• 1 PostgreSQL node
  • 1 Redis nodes
  • 2 or more GitLab application nodes (Unicorn, Workhorse)
  • 2 or more Sidekiq nodes
  • 2 or more NFS/Gitaly storage servers

High Availability Architecture Examples

When organizations require scaling and high availability the following architectures can be utilized. As the introduction section at the top of this page mentions, there is a tradeoff between cost/complexity and uptime. Be sure this complexity is absolutely required before taking the step into full high availability.

For all examples below, we recommend running Consul and Redis Sentinel on dedicated nodes. If Consul is running on PostgreSQL nodes or Sentinel on Redis nodes there is a potential that high resource usage by PostgreSQL or Redis could prevent communication between the other Consul and Sentinel nodes. This may lead to the other nodes believing a failure has occurred and automated failover is necessary. Isolating them from the services they monitor reduces the chances of split-brain.

The examples below do not really address high availability of NFS. Some enterprises have access to NFS appliances that manage availability. This is the best case scenario. In the future, GitLab may offer a more user-friendly solution to GitLab HA Storage.

There are many options in between each of these examples. Work with GitLab Support to understand the best starting point for your workload and adapt from there.

Horizontal

This is the simplest form of high availability and scaling. It requires the fewest number of individual servers (virtual or physical) but does have some trade-offs and limits.

This architecture will work well for many GitLab customers. Larger customers may begin to notice certain events cause contention/high load - for example, cloning many large repositories with binary files, high API usage, a large number of enqueued Sidekiq jobs, etc. If this happens you should consider moving to a hybrid or fully distributed architecture depending on what is causing the contention.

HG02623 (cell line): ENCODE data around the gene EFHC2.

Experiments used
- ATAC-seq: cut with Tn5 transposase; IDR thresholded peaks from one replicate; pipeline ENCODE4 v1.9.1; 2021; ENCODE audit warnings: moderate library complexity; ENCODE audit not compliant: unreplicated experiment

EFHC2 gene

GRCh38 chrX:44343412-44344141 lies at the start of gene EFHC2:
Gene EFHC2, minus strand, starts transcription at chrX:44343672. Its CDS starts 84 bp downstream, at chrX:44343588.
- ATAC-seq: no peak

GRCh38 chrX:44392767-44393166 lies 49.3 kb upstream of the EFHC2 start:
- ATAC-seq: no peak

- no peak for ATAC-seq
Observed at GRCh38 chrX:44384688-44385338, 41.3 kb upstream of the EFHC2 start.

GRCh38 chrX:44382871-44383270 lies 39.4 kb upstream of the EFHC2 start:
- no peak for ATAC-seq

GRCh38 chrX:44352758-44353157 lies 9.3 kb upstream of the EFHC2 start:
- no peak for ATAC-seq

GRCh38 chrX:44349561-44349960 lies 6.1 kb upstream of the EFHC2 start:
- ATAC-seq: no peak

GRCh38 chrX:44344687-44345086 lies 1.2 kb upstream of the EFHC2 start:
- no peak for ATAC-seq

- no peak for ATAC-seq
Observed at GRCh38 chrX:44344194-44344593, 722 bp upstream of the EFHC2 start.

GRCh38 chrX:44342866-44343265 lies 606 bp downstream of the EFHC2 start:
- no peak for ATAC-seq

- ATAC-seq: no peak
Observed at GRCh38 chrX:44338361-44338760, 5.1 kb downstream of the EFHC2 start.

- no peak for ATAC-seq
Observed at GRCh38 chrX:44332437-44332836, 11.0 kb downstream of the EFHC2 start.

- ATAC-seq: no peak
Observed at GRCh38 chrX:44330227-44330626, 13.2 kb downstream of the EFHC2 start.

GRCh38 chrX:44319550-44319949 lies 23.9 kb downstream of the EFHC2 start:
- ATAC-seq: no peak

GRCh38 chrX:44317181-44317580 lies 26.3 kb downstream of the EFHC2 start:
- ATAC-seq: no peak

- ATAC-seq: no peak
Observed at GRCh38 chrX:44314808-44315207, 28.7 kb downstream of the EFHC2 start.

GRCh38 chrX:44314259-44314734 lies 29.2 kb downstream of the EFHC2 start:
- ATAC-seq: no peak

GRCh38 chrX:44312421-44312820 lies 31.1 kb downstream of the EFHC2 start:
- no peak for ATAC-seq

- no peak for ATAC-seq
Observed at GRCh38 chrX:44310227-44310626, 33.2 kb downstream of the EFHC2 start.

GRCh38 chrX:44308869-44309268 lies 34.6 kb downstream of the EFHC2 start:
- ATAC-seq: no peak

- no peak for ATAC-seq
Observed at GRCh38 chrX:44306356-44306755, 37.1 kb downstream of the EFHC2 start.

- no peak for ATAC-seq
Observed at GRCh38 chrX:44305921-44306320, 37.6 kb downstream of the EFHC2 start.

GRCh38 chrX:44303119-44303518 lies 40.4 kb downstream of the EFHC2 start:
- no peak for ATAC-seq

• 2 PostgreSQL nodes
  • 2 Redis nodes
  • 3 Consul/Sentinel nodes
  • 2 or more GitLab application nodes (Unicorn, Workhorse, Sidekiq, PGBouncer)
  • 1 NFS/Gitaly server

Horizontal architecture diagram

Hybrid

In this architecture, certain components are split on dedicated nodes so high resource usage of one component does not interfere with others. In larger environments this is a good architecture to consider if you foresee or do have contention due to certain workloads.

  • 2 PostgreSQL nodes
  • 2 Redis nodes
  • 3 Consul/Sentinel nodes
  • 2 or more Sidekiq nodes
  • 2 or more Web nodes (Unicorn, Workhorse, PGBouncer)
  • 1 or more NFS/Gitaly servers

Hybrid architecture diagram

Fully Distributed

This architecture scales to hundreds of thousands of users and projects and is the basis of the GitLab.com architecture. While this scales well it also comes with the added complexity of many more nodes to configure, manage and monitor.

  • 2 PostgreSQL nodes
  • 4 or more Redis nodes (2 separate clusters for persistent and cache data)
  • 3 Consul nodes
  • 3 Sentinel nodes
  • Multiple dedicated Sidekiq nodes (Split into real-time, best effort, ASAP, CI Pipeline and Pull Mirror sets)
  • 2 or more Git nodes (Git over SSH/Git over HTTP)
  • 2 or more API nodes (All requests to /api)
  • 2 or more Web nodes (All other web requests)
  • 2 or more NFS/Gitaly servers

Fully Distributed architecture diagram

The following pages outline the steps necessary to configure each component separately:

  1. Configure the database
  2. Configure Redis
    1. Configure Redis for GitLab source installations
  3. Configure NFS
    1. NFS Client and Host setup
  4. Configure the GitLab application servers
  5. Configure the load balancers